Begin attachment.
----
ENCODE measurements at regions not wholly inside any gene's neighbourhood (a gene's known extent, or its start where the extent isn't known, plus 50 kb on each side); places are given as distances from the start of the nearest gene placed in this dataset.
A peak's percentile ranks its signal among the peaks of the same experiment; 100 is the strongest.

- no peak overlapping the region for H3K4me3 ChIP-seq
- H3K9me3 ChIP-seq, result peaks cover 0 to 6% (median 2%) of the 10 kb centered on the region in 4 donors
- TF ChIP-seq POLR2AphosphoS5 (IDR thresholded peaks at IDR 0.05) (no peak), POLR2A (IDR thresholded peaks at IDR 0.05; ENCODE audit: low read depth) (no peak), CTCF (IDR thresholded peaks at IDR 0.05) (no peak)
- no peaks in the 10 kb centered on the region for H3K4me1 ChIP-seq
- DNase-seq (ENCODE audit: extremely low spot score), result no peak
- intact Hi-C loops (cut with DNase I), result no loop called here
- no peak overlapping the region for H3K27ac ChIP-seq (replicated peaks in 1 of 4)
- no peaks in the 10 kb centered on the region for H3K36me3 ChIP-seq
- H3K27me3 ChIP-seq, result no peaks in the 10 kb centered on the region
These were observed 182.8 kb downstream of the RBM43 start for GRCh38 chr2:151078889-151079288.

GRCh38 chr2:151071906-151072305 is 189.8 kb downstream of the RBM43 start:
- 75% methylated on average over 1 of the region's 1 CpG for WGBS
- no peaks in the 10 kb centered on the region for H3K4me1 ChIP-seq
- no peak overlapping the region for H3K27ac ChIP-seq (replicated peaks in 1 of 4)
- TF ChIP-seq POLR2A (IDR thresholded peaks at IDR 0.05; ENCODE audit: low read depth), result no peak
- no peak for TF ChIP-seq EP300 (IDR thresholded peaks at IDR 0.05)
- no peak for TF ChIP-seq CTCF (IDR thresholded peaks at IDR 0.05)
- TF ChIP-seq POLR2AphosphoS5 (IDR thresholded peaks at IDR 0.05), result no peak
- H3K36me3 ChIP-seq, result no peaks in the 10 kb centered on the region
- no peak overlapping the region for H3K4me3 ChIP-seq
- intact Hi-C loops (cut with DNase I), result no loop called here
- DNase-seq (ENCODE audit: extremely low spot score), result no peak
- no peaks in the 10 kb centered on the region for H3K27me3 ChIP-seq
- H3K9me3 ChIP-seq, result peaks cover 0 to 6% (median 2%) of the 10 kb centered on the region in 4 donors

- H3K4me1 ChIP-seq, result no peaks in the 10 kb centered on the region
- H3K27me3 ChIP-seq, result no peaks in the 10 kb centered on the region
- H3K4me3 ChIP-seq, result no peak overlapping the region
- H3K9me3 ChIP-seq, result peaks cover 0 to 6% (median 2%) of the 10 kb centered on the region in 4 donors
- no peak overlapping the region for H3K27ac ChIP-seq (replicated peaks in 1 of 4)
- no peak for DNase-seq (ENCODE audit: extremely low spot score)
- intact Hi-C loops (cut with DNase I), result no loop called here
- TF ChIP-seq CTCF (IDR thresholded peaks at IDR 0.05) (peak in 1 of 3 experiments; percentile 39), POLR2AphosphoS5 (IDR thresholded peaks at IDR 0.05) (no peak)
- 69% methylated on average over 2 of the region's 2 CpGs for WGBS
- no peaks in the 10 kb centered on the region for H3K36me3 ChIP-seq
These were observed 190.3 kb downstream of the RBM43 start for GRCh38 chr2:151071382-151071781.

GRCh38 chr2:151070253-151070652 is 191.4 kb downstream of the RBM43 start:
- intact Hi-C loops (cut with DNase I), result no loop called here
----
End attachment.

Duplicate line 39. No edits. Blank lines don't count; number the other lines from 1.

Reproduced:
- intact Hi-C loops (cut with DNase I), result no loop called here